As the train called “Life” gets going we can get caught in the rush and miss so many and much around us.  Yes, it is a time for family and friends.  Yes, we buy a present to show our love or admiration.  We might do some special things for special people.  However, in the process we can get caught in the rat race of the holidays.  Sometimes it feels like the rats are winning.

Our lives are crazy enough without 3 back-to-back holidays.  I meet so many people who are working hard just to keep their nose above the water line.  I meet many fellow weary travelers on the exhausting road of life.  Now, with the season it gets ramped up.  I’m concerned we are over stimulated and some will break under the pressure.

As a chaplain for the Bluffton Police Department we are very much aware the holiday season can be rough.  Some have experienced loss and grieve their loved ones.  Others have serious  struggles and cannot relate to the “joy” of the season.  It leaves them feeling isolated and alone.  For a few the season propels them deeper into their depression and hopelessness as thoughts of suicide deceive them into grievous actions.

As we hustle and bustle though the season slow down a bit and look around.   There are plenty that not only need to hear of Jesus, they need to see him.

Consider:

  allowing someone to go ahead of you in the long lines

  asking a waitress how you can pray for her as you say grace

  saying “thank you” to everyone who fills our many needs

  actively forgive someone this season you hold blame against

  inviting someone to a meal or a cup of coffee

  being a bearer of peace in times of chaos

  do something out of the ordinary for someone in need

  baking an extra pie and give it away

  buying a few Walmart gift cards, stand out front and give them away to someone who 

looks like they are in need

  doing the outrageous

  making it a point to talk to people instead of walking by them every day

  giving double tips (I’m sure they could use it)

  being gracious, extending mercy and loving others including your enemy (Jesus   

didn’t give us an out)

The greatest gift you can give those around you is to slow down and enjoy them.  Even our kids have enough stimulation from outside sources.  They don’t need more.  They need us.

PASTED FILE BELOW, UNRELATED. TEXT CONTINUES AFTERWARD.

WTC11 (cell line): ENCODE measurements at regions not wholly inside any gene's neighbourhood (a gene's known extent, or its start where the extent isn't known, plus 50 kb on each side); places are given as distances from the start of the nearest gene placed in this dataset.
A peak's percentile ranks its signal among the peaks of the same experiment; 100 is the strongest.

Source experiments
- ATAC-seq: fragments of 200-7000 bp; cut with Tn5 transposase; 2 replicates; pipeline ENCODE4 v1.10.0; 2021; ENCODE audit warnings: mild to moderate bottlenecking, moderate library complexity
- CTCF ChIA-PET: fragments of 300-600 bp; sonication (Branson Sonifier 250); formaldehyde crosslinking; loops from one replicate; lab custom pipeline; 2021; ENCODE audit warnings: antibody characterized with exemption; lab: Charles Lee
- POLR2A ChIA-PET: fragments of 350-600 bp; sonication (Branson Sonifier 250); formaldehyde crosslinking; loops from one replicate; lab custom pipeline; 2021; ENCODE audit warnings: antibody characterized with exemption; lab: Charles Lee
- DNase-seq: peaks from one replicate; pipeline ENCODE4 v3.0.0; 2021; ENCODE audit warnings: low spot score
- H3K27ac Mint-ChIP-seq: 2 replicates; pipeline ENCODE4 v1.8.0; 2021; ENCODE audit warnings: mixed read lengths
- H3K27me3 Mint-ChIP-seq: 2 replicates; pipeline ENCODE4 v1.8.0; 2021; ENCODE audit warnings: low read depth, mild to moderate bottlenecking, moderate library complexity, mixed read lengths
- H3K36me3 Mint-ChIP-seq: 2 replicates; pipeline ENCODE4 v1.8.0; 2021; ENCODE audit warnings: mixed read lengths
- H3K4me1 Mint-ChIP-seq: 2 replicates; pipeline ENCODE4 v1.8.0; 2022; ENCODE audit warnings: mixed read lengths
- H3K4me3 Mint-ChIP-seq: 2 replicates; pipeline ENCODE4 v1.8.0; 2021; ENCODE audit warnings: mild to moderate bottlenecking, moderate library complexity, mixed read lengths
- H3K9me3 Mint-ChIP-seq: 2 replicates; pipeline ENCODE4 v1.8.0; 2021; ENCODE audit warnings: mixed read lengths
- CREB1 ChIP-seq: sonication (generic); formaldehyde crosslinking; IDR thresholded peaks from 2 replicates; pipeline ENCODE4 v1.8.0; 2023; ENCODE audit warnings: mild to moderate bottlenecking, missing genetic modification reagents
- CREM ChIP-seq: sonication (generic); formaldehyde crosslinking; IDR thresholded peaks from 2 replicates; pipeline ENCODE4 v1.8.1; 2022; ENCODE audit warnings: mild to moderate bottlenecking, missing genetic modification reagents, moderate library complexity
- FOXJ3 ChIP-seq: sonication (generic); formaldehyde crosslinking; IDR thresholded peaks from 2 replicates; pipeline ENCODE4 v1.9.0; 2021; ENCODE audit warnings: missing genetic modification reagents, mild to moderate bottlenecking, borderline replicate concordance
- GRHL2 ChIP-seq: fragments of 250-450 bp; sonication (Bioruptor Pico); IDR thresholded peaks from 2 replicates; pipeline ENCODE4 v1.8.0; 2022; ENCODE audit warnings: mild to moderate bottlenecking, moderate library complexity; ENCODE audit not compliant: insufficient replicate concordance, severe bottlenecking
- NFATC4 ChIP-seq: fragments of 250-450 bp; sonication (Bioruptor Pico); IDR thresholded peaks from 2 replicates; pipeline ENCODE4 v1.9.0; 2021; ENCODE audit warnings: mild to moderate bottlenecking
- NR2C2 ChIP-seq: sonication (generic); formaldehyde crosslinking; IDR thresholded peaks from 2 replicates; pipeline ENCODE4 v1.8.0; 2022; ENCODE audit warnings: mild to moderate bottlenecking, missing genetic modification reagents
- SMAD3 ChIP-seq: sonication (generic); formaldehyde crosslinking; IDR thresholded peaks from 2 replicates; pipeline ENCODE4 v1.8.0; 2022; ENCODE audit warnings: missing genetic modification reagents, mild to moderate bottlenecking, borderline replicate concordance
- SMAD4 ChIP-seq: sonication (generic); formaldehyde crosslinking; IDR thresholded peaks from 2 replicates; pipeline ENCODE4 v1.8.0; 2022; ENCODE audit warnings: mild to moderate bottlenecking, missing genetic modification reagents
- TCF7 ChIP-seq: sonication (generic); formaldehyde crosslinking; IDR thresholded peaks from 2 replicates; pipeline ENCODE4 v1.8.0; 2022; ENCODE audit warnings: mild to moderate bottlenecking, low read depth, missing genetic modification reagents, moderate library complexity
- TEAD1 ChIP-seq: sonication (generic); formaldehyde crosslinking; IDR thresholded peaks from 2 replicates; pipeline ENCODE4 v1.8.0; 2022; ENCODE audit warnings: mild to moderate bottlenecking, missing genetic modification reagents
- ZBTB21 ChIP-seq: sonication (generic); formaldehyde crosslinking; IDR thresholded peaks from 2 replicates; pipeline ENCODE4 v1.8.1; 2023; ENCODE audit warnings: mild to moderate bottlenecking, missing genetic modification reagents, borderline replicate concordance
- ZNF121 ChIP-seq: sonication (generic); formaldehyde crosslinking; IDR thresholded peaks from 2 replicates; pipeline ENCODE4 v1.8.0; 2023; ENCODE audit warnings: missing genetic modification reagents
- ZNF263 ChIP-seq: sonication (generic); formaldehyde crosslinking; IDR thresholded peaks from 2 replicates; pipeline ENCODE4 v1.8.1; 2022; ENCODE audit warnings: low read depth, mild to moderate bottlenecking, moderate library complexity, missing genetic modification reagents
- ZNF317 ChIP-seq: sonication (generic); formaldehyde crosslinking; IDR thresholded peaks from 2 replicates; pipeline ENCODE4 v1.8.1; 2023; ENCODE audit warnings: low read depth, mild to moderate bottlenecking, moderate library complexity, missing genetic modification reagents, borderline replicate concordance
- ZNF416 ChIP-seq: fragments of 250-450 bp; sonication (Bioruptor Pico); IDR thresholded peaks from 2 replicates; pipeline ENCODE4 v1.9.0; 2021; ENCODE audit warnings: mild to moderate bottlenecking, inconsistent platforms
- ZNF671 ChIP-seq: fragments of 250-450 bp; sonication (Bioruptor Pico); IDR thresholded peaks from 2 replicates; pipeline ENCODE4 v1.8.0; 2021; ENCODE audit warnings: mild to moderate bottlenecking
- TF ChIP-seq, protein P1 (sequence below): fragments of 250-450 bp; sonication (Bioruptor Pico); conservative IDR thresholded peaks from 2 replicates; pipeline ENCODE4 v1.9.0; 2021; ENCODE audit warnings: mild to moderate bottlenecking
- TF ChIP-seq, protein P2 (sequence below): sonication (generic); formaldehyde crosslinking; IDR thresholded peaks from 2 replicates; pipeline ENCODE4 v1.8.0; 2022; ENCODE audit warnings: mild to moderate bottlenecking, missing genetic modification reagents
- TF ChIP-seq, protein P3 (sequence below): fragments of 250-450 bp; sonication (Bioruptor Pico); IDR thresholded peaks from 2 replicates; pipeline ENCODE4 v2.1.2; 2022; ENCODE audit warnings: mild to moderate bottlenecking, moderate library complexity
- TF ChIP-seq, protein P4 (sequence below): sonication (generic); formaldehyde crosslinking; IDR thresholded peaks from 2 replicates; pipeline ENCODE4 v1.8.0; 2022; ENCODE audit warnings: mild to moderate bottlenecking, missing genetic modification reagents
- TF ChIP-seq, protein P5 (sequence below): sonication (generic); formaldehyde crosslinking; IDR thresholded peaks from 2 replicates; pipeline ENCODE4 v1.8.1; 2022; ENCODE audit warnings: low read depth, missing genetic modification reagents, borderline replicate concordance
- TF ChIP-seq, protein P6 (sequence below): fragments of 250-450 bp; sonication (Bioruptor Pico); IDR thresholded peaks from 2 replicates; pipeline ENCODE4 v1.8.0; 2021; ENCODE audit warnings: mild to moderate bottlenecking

There was a young man who I knew many years ago who at the ripe age of 15 was already wound around the axle.  We were walking in King’s Dominion and he was so bent on not being able to ride certain rides for the 3rd or 4th time.  I looked at him and with his parents around bellowed, “Dude, you need to slow down and smell the roses.”  I didn’t realize we were actually in an area with beautiful red roses everywhere.  

This holiday season, slow it down instead of speeding it up.  Say “No” to some parties.  How many do you need to go to anyway?  How many useless gifts litter our shelves?  Instead, make time to look someone in the eye and talk with them.  

Impart good tidings on them.   Let the hustle and bustle of consumerism be drowned out by the love, grace and mercy we can bestow on others as it has been given to us by the one we celebrate on December 25th.  

As the plane was preparing to land, the pilot came on the audio system to inform the passengers that an earthquake had set off a tsunami. The northern coast of Australia was on full alert. The joyous passengers suddenly became quiet. It wouldn’t take too long until we landed and faced the devastation and death that quickly followed just to the north of us. Our trip took on a new dimension.
We made our way to Darwin from Sydney. The sleepy coastal town suddenly became the center of the Australian relief effort. As supplies went out survivors came in. Restaurants became places where many would sit and listen for hours to the first hand accounts.
Heads would shake. Hands trembled. Tears would flow. Drinks would be passed around. In our lifetime we had never seen nor heard of a tsunami. Christmas went from a time of great celebration to sudden dread and disaster. Over 225,000 people lost their lives that day. It will be a Christmas I won’t forget. We had flown into Sydney to study the biomes of Australia on Christmas Day and ended up with a unique view of the fragility of life.
Some told stories about the ocean retreating before the first wave struck. Nobody was thinking tsunami. There was a total lack of knowledge and understanding. Instead of running the opposite way many were walking far out, picking up shark’s teeth and amazing sea shells. Minutes later their lives would be on the line. Others reported that the death toll did not accelerate upward as the water drove inland. More lives were lost as the water raced back to the ocean. Unseen debris-laced water ripped people out of the trees and buildings sending them to certain death.
Several days later, pictures left us breathless. Towns were gone. Buildings had disappeared. Families were lost. The infrastructure was totally destroyed, leaving more sickness and death to come.
First hand accounts and images not seen in the States etched memories that will last a lifetime. How we could be snorkeling on the great barrier reef, enjoying some of the most beautiful creation observed by man, only to have the same nature take so many lives at will just to our north was beyond comprehension. The Indian Ocean tsunami took place 14 years ago. Many of the communities have recovered but many, many lives will never be the same.
In the late 1990’s a cultural tsunami crashed upon American shores in full force. It should not have been a surprise to the Christian community. Unlike the Indian Ocean waves, we were warned. For some reason we didn’t listen to the warning sirens. Was it spiritual arrogance? Maybe. Was it ignorance thinking the church itself could withstand such mind-numbing influences? Maybe. We spend too much time wanting to lay blame instead of facing the fact that the tsunami has struck, and we are woefully hanging on for dear life.